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memorising & RETAINING Chinese characters

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renzhe

Allow me to quote roddy:

ten beans in your mouth = happy

The simplified form of this is 涛, the right part is life, the left part is water. Living water = wave.

Mnemonics are cool, but I didn't need it for this particular one. I did need a mnemonic for 哲: A pound of fist in your mouth. I imagine biting my fist in despair, and it reminds me of philosophy.

But I'm not going to come up with a mnemonic for 版 板 阪 坂 舨 钣. A ban with wood, a ban with earth, a ban with metal, etc. Usually, these are easy to remember.

If you have thousands of mnemonics, you'll start forgetting mnemonics eventually, so I use them sparingly.

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so.many.words

If you are not constantly using a memorised word then it will not remain in memory. I know the character for comrade(tongzi) but for the heck of me, today I could not draw it, maybe later it will come to me. ...If however I saw it I would recognize it straight away (I hope!).

I don't care much for mnemonic memory tricks and only see them as having very limited use for small volumes of characters in short term memory. I do believe it necessary though, to have some kind of branch to hang onto when drowning in Characters and I would never dismiss their use when someone else might find them useful.

I believe the only solution is in the constant use or if it is kept on the boil through revision. The review can be in any form ...added back to daily use, so tomorrow I will address everyone as comrade, or generate a flashcard in my pleco and look at it later, or alternatively I could turn to a dictionary now and put myself (and you) out of my misery. ...Bang! There it is ...now what was that character for comrade again???

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Scoobyqueen

I read somewhere that to transfer anything to the long term memory you need more than 8 seconds of focused attention...if only characters were as easy as that.

How about writing the characters? I use dictations provided by more advanced texts being read out. That way one needs to remember a whole series of characters but in context and sequence. I find this is a useful way to retain characters since the brain will order and categorise several characters perhaps better because of the context provided. It also aids my reading, especially learning when to expect a certain character/word in a sentence. Moreover, I believe one learns to associate the sound of a word/character directly with its written form, avoiding pinyin which is another written form to contend with and not needed here (because you are listening instead). With having to write them by hand, one gets to know the characters better I feel and also reduces confusion with characters that look alike, especially when speed reading is required.

I find the flashcard method can lack context which for me is the point of learning to read characters/words in the first place. I do use flashcards but use the prompt to write fictional sentences with the character/words and often look them up additionally to create context, thereby (hopefully) transferring them to the long-term memory.

Initially the approach was laborious. However, if one perseveres the brain soon gets tired of being frustrated at not remembering characters you should have. The frustration element can aid learning too I find.

I recognise that writing characters by hand is not for everyone though.

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renzhe

Writing characters by hand is how the Chinese people learn to read in school, so it obviously works really well, even if it's really laborious. Things you can reproduce are remembered much better than the ones you can simply recognise, and you're less likely to forget them.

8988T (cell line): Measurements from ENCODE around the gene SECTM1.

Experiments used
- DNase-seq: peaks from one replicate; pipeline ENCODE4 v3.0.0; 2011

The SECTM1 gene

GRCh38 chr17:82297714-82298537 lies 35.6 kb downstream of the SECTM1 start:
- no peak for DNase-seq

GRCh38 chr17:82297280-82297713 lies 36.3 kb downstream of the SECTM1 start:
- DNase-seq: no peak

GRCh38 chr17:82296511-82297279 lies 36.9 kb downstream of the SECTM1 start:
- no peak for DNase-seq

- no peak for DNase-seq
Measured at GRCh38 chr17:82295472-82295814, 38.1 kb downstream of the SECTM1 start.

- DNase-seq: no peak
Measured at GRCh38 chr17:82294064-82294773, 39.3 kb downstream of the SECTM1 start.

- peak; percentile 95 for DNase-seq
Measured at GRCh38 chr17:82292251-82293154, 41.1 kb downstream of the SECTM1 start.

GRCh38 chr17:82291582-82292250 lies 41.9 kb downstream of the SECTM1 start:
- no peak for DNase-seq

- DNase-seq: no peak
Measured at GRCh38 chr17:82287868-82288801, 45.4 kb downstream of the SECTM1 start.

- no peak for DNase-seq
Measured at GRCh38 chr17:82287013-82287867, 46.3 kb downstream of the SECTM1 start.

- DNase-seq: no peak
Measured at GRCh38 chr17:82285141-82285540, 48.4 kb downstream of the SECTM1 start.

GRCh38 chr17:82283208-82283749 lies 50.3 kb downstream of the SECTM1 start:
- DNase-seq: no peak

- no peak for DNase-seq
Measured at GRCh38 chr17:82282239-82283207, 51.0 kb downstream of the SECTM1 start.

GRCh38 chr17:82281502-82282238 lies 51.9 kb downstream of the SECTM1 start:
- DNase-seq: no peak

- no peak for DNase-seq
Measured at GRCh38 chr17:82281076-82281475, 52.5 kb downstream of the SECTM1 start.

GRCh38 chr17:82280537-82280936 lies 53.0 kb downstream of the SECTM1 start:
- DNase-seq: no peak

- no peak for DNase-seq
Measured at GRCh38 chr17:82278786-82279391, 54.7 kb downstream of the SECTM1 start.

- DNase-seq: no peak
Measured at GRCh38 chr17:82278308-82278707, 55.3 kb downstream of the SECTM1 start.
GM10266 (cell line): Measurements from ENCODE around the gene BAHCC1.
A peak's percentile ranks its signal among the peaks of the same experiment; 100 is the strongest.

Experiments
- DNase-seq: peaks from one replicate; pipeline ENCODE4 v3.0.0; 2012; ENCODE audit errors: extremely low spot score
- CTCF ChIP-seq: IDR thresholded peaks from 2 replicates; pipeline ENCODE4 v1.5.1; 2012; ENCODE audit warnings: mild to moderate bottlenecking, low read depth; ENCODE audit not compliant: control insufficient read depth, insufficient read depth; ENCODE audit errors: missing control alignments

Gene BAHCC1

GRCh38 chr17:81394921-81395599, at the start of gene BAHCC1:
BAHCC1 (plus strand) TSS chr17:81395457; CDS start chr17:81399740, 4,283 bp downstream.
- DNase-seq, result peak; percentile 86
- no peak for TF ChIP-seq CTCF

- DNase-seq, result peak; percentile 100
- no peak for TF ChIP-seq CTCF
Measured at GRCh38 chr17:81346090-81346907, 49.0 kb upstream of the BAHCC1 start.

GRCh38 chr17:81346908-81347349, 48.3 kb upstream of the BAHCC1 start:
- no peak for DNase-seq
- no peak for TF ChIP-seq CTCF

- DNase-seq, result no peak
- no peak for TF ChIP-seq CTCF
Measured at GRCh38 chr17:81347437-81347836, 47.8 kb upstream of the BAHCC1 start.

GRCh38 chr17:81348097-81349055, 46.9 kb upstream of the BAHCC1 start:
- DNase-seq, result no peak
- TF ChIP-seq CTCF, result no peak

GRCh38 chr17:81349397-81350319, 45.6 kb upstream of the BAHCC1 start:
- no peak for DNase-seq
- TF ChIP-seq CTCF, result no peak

The reason why I didn't go down that road is that, in my experience, learning to write a set of characters takes far longer than learning to read them. You learn them better, but you learn fewer. And in time it takes you to read 2000-3000 characters, you may only learn to write accurately half of that. So instead of knowing 1000 characters REALLY well, you can know 2500 rather well, and can read moderately challenging books instead of still being stuck at beginner texts, years after you started.

Personal preferences and learning styles will influence this very strongly, though.

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Scoobyqueen

I agree with the points made by Renzhe and it also ties in with my own initial experiences It is a question of preferred learning styles and writing characters by hand takes longer to learn. I can add that the first 900-1000 took relatively long to learn through handwriting, after that the learning curve appeared to become somewhat exponential. Although some of the characters I know very well through this method, I might completely forget how to write but never forget their meaning when reading. It would be interesting to hear if any one else has similar experiences. I know that some Chinese who dont write by hand anymore might momentarily forget how to write some characters.

I opted for being able to learn to write by hand also because I wanted to be able to jot down what the teacher puts on the (black) board but also I wanted to be able to take accurate notes of what people say at interviews/conferences. If you do this in English the translation process can take too long and you might miss some parts, but more importantly you cannot quote exactly what was said. Pinyin I dont find would be useful in that situation.

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calibre2001

I will third the write by hand suggestion. It's one of the reasons why chinese is a hard language to be in control of. I find that by only recognising and not writing the character you can miss out certain subtleties that differentiate characters that look almost the same e.g. 才,寸,材,村.

Forgeting how to write is very normal even for chinese.

See an example here: http://www.youtube.com/watch?v=je7v5MybB0M&feature=related

Their advantage is they learn it from young, so it sinks in and remains permanently in the passive side of the brain. Not to difficult to recall even if it gets dusty after a while. Much harder for us adult learners...

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haton